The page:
It is the latter, the Financial Conduct Authority, that will be responsible for making sure IFAs have adequate systems and controls to curtail the proceeds of crime, particularly screening thoroughly for sanctions imposed by the HM Treasury.
Under the new regime, fines are likely to be exceptionally punitive if IFAs are proved not to be operating correct and appropriate screening, as the replacement for the incumbent FSA they will need to raise significant revenue to help underpin its government funding.
SanctionsSearch.com asked IFAs three key questions regarding the incoming administration to gauge whether companies are geared up for the change in approach from the new regulator:
|Question 1 – do you know when the new watchdog is due to replace the outgoing FSA?|
|Question 2 – Do you know the name of the new division which will be responsible for monitoring financial crime?|
|Question 3 – Do you understand what is meant by sanctions legislation?|
For Q1, just two thirds, around 73 per cent, knew that the FSA was being replaced by the new watchdog next year (2013)
For Q2, less than 5 per cent could answer correctly.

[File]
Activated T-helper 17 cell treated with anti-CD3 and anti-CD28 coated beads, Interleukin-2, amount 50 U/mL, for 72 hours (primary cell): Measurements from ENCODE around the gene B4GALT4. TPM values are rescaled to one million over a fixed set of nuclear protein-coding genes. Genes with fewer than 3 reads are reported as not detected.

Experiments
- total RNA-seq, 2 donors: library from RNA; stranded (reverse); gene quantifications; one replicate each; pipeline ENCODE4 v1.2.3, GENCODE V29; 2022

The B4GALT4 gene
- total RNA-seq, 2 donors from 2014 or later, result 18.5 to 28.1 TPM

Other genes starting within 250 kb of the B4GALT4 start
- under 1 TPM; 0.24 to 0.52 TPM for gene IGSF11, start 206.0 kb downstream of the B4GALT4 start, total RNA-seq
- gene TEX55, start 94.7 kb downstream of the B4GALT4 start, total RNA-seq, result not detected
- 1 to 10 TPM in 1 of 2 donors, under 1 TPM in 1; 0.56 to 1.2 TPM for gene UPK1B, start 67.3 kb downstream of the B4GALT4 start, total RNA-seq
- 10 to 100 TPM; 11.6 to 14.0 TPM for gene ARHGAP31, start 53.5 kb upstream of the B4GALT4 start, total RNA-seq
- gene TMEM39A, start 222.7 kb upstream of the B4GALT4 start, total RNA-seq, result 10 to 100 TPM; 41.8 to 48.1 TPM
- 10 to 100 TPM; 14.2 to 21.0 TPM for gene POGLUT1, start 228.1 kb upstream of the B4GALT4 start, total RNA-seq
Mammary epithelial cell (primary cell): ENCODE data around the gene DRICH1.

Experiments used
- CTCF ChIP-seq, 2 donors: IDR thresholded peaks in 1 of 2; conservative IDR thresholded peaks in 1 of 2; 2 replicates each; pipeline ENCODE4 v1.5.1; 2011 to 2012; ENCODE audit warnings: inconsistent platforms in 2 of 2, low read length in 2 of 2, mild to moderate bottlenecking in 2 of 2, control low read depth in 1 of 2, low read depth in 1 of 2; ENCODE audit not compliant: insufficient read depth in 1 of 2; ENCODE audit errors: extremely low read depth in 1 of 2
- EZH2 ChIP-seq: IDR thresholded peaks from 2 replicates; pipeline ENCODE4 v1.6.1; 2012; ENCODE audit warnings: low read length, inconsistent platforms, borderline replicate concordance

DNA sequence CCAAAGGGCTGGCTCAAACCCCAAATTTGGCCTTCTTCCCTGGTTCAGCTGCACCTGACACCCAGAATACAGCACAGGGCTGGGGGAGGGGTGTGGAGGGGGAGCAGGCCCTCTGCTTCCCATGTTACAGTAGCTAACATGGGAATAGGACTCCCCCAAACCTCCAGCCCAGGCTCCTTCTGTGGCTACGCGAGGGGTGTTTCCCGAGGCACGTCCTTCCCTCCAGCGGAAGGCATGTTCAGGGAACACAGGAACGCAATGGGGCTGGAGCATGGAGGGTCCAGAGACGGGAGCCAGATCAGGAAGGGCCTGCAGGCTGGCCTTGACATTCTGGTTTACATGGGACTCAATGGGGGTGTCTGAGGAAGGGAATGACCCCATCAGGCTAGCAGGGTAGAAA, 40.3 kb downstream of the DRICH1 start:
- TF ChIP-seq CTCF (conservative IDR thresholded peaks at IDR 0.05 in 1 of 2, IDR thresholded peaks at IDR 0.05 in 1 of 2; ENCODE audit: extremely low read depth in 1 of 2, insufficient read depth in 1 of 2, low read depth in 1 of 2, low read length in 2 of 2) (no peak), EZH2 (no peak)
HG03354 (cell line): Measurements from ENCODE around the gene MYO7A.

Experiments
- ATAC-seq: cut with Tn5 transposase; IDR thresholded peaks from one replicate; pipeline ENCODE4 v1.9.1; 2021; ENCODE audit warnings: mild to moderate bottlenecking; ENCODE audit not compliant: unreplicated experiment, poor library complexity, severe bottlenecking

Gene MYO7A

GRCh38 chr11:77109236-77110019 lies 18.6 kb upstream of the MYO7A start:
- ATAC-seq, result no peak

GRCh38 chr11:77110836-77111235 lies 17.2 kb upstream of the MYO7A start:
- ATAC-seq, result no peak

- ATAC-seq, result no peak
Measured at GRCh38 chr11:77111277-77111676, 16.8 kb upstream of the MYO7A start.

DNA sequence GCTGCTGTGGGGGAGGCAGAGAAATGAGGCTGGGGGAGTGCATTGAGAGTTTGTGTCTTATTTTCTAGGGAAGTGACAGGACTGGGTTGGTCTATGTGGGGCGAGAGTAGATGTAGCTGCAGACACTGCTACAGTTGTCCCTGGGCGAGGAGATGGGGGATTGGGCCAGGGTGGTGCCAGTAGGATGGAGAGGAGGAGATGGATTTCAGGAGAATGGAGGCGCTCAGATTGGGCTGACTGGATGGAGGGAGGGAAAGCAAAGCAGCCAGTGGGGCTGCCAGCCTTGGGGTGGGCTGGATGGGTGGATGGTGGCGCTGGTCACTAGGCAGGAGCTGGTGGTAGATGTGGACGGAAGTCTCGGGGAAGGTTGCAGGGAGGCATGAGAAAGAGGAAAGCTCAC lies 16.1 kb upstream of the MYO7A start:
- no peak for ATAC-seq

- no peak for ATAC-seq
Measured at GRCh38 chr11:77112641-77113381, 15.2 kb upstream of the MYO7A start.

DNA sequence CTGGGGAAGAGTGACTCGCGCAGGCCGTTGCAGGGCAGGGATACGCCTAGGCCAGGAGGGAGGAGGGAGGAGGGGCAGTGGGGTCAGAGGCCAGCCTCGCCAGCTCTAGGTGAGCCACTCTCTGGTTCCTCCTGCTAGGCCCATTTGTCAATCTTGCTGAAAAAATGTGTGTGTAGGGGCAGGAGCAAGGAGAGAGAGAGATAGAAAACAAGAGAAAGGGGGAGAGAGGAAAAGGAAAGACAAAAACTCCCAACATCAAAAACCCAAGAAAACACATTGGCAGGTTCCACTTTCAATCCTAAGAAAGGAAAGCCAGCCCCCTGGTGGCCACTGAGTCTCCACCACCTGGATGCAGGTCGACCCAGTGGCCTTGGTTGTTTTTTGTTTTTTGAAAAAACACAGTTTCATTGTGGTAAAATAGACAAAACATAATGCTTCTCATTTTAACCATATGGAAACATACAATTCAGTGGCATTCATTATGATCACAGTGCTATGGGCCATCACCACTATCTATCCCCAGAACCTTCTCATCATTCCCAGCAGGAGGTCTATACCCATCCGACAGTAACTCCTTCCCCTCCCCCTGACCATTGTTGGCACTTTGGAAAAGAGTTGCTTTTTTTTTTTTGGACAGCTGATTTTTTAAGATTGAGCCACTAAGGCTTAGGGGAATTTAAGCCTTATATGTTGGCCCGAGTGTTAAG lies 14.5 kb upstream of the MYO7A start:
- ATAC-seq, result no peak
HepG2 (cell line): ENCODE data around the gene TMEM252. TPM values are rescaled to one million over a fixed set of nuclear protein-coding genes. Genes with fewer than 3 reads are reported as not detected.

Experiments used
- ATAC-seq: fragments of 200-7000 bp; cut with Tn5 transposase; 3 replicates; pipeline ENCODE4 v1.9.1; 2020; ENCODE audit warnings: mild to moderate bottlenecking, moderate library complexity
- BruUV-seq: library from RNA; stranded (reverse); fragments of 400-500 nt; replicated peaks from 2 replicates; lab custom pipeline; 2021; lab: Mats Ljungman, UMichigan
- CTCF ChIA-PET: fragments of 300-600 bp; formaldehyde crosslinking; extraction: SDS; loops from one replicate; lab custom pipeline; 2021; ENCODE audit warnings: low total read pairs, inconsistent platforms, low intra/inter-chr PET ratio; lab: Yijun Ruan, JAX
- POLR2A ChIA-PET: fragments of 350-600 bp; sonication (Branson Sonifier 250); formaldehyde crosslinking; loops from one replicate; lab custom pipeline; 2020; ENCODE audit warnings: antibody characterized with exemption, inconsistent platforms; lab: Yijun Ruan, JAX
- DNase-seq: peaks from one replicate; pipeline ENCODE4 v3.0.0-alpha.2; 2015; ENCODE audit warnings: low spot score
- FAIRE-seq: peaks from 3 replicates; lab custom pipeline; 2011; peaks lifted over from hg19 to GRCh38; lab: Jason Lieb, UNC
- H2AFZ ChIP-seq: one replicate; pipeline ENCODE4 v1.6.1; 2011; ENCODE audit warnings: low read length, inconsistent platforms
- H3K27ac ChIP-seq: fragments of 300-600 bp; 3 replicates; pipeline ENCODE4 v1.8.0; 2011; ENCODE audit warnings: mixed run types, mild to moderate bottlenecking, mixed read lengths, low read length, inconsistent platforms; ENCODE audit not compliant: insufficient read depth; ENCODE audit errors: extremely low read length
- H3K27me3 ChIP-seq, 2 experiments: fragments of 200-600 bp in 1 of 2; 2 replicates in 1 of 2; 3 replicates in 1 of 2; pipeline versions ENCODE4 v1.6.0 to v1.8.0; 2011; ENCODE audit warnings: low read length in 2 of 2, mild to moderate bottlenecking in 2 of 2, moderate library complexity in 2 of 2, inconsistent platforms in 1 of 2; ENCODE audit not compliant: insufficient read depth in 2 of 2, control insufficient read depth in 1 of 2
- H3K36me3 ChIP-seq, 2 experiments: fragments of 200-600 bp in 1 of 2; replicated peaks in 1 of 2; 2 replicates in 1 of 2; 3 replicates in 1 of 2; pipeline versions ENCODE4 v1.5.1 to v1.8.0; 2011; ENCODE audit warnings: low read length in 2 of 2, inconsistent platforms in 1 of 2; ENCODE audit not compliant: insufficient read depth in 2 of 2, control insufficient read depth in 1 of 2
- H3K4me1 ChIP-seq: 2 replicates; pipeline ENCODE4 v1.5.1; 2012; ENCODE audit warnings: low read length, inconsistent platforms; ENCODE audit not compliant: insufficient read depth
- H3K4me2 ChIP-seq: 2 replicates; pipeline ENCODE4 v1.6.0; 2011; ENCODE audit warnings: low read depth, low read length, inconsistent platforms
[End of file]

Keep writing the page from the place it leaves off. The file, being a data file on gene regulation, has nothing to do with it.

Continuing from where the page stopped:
And for Q3, around 20 per cent – correctly understood the implications of sanctions checking.
SABIEN TECHNOLOGY SUPPORTS CALL FOR GOVERNMENT TO MOVE SWIFTLY ON MANDATORY CARBON REPORTING
Reporting enables businesses to identify and performance manage significant cost savings as well as measure and mitigate environmental impact
Sabien endorses calls by big business and CBI urging Government to act quickly as Climate Change Act deadline passes
London – Sabien Technology Group plc (AIM: SNT)
Sabien Technology, the manufacturer and supplier of M2G, a patented energy efficiency technology, is not surprised by UK businesses’ demands for the Government to expedite plans for mandatory carbon reporting (MCR) rules for large companies*.
In the wake of an influential group of leading companies – including M&S, National Grid, Philips, and Sky – taking the Government to task for delaying its long-awaited decision on emission reporting rules, Sabien Technology chief executive Alan O’Brien said he supported the view that reporting would have “a wide range of benefits”.